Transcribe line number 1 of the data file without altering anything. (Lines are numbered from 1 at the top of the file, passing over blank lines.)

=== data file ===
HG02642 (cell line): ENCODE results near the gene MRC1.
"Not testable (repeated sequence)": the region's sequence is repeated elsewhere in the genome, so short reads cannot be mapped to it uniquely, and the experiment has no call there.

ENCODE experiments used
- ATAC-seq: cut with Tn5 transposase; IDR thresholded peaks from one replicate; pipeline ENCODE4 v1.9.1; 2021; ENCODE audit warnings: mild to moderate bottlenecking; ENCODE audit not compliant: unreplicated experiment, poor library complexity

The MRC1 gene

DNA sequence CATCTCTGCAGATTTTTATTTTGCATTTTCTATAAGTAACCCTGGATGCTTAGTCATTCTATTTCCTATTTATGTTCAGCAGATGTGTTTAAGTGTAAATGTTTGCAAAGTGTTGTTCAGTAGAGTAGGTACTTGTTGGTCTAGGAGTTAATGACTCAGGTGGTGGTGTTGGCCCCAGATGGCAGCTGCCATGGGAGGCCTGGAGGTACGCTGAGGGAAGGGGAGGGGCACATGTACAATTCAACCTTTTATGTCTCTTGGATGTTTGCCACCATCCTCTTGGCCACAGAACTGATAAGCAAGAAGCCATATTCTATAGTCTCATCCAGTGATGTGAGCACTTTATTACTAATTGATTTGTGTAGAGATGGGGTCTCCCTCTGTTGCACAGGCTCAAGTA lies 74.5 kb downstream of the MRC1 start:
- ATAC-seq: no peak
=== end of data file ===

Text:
HG02642 (cell line): ENCODE results near the gene MRC1.